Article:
Our ReefCI team have developed a coral reef monitoring protocol that is more focused on the unique marine ecosystem of Southern Belize. Still employing simple techniques that non-scientific divers can easily master, we aim to collect scientifically robust data allowing us to monitor and report on our coral reefs health. ReefCI Check is a comprehensive assessment of the health of coral reefs. We have fine tuned the “indicator species” observed based on the ecological and economical value and sensitivity to anthropogenic disturbances, specific to the Sapodilla Cayes Marine Reserve. A new aspect to our methodology is counting the male and female Parrot fish, while still including Groupers, Surgeon fish, Butterfly fish, Grunts, Snappers, and the invasive Lionfish. Invertebrates, coral bleaching/disease, trash and coral damage will be recorded and the substrate composition thoroughly mapped.
What will you be doing?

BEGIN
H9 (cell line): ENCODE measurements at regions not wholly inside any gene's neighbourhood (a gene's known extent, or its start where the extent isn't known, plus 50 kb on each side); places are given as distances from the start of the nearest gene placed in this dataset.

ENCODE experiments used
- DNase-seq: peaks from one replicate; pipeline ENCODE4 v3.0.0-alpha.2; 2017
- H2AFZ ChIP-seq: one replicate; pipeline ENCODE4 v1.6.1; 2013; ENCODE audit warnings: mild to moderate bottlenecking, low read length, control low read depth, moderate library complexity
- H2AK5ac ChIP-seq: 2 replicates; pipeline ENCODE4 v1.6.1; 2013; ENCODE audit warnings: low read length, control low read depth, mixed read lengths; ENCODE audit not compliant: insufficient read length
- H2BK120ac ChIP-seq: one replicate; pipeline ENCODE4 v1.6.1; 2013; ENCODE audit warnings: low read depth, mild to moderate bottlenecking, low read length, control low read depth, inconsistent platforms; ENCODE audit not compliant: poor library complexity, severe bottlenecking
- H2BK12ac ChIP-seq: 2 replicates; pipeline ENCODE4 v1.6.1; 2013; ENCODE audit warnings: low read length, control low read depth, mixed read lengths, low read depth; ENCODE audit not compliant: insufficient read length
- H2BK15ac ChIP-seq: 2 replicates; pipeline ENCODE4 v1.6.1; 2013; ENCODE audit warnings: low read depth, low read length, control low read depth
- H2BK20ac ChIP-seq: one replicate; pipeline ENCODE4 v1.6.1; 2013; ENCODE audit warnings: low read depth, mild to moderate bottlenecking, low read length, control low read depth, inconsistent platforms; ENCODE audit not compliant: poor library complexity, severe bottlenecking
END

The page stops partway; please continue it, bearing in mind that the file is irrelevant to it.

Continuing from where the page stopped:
The Team Scientist or Team Leader lays the 100m transect line. There are 3 buddy teams, one for fish, one for invertebrates and one for substrates. The fish survey is conducted first in order that the fish do not get disturbed prior to the survey. One buddy times whilst the other counts the indicator fish in 5 metre cube areas for 1.5 minutes. This is then repeated along the line. The next team surveys invertebrates with one buddy on each side of the line. They count the invertebrates inside a 2.5 metre width on each side of the transect line. This requires looking under rocks and ledges and into holes in order to find the species. The 3rd team counts the substrates. One buddy has a plumb line with a small weight on the end; the diver drops the line onto markings at each 50cm (.05m) interval and gives a hand sign to their buddy who then records the data onto a slate. The Team Scientist conducts a site description which includes any coral damage, anchor damage, disease etc. Some of the fascinating marine life you will encounter along the way includes whale sharks and lobsters.